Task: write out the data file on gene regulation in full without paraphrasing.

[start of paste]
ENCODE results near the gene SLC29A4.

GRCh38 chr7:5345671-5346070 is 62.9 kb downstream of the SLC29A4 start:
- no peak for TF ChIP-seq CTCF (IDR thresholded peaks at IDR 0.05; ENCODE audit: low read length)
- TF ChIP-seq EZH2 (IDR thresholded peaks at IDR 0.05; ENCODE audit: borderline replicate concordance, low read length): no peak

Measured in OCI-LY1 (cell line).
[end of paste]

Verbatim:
ENCODE results near the gene SLC29A4.

GRCh38 chr7:5345671-5346070 is 62.9 kb downstream of the SLC29A4 start:
- no peak for TF ChIP-seq CTCF (IDR thresholded peaks at IDR 0.05; ENCODE audit: low read length)
- TF ChIP-seq EZH2 (IDR thresholded peaks at IDR 0.05; ENCODE audit: borderline replicate concordance, low read length): no peak

Measured in OCI-LY1 (cell line).